Urban Indian Health Program
The IHS provides a comprehensive health service delivery system for approximately 2.2 million of the nation’s estimated 3.7 million American Indians and Alaska Natives. Approximately 70 percent of American Indians and Alaska Natives live in urban areas, with 25 percent of them residing in counties served by urban Indian health programs authorized and funded through Public Law 94-437, Title V.
Urban Indians not only share the same health problems as the general Indian population, their health problems are exacerbated in terms of mental and physical hardships because of the lack of family and traditional cultural environments. Urban Indian youth are at greater risk for serious mental health and substance abuse problems, suicide, increased gang activity, teen pregnancy, abuse, and neglect. Recent studies of the urban Indian population document poor health status and reveal that lack of adequate health care services are a serious problem for most families. This is reflected in a 2004 report “The Health Status of Urban American Indians and Alaska Natives: An Analysis of Select Vital Records and Census Data Sources” by the Urban Indian Health Institute, a division of the Seattle Indian Health Board. The report, which was limited to the counties served by Title V funded urban Indian programs, demonstrated that although progress had been made toward better health among this population, substantial health disparities continue to exist when compared to the general population.
Section 3 of P.L. 94-437, the Indian Health Care Improvement Act, declares that “it is the policy of the Nation, in fulfillment of its special responsibilities and legal obligations to the American Indian people, to ensure the highest possible health status for Indians and urban Indians.” The IHS provides contracts and grants to 33 urban-centered, nonprofit urban Indian organizations providing health care services at 59 locations throughout the United States. The programs define their scopes of services based upon the documented and unmet needs of the urban Indian communities they serve. The 33 programs engage in a variety of culturally appropriate activities to increase access to health services for urban Indians. These services range from the provision of outreach and referral services to the delivery of comprehensive ambulatory health care. Title V funds are but one source of funding for urban Indian health programs; most obtain supplemental resources from other federal, state, local, and private sources.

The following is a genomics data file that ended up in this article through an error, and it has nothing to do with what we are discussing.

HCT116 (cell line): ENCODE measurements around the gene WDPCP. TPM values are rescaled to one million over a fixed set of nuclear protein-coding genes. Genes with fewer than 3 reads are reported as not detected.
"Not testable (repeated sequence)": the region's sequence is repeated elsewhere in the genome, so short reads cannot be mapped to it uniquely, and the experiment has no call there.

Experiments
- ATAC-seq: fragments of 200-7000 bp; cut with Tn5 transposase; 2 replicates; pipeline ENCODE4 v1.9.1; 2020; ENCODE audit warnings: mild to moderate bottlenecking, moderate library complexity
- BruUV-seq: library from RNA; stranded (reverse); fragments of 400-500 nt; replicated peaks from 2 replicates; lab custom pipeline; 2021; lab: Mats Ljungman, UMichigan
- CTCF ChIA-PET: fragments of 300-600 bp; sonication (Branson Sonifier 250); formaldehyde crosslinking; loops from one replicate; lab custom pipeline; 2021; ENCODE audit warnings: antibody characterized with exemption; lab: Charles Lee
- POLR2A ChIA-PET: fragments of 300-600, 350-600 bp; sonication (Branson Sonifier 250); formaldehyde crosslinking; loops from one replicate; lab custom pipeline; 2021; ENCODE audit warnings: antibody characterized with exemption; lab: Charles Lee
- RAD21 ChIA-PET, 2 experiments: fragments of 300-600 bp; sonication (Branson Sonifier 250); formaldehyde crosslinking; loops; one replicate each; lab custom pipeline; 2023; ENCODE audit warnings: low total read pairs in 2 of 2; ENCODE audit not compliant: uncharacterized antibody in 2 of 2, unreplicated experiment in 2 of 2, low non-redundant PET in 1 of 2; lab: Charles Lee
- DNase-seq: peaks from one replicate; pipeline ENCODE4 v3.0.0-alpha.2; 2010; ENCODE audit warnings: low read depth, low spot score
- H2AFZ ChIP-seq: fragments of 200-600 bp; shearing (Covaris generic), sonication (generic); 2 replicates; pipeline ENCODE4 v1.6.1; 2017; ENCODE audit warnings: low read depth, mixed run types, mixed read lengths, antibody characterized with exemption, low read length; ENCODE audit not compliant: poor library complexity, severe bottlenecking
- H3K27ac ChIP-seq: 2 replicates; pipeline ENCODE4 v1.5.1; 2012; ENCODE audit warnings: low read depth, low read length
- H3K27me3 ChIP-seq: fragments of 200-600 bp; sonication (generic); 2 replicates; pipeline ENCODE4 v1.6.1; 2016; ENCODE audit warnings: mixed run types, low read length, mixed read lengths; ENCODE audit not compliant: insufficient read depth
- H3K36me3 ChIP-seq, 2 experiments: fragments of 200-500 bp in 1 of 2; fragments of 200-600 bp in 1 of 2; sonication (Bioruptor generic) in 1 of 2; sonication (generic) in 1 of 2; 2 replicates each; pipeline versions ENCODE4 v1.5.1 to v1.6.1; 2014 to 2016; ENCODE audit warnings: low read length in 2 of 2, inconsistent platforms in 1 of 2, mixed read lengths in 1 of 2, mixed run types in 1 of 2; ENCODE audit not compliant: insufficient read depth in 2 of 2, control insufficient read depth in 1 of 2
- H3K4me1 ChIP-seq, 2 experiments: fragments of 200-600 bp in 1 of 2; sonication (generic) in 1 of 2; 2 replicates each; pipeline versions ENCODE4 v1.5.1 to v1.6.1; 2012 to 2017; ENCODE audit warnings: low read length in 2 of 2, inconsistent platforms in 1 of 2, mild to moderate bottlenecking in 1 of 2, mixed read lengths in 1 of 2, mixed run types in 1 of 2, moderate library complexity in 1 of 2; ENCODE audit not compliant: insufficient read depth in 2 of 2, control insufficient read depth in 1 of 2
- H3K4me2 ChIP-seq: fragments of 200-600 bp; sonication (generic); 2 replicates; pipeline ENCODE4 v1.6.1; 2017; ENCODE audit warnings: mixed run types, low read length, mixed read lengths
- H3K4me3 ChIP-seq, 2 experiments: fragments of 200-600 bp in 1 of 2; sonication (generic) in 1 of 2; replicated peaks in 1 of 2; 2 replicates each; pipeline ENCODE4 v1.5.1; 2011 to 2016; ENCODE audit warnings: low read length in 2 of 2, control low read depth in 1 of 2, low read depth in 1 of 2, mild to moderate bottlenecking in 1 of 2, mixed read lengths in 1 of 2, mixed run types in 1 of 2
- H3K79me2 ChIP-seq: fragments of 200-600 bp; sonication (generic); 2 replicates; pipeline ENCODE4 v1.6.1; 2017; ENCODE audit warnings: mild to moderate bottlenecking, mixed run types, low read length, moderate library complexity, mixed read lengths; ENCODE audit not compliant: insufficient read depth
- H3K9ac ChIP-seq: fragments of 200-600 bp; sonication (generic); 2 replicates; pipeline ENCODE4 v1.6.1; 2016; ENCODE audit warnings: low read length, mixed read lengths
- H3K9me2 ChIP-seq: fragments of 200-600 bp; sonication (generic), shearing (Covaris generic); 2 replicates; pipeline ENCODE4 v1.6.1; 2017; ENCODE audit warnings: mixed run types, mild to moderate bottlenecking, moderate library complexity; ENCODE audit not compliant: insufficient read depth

Since January 2006, the IHS has implemented HHS priorities directed at ensuring accountability and provision of high quality health services for the urban Indian population served by the IHS. Based on special provisions for Indians in the Affordable Care Act (ACA) and the Indian Health Care Improvement Act, the IHS is strategically planning for the expansion of health care coverage and quality services for the underinsured and underserved urban Indian population. The primary area of focus involves aligning with the ACA Health Insurance Marketplace to increase the number of urban Indians served, enhance revenues, and improve quality of care and customer service. This includes the development of new approaches and the refining of proven process for coordinated care services, supports, and networks as valued and essential services.
For referral to the appropriate spokesperson, contact the IHS Public Affairs Staff at 301-443-3593.
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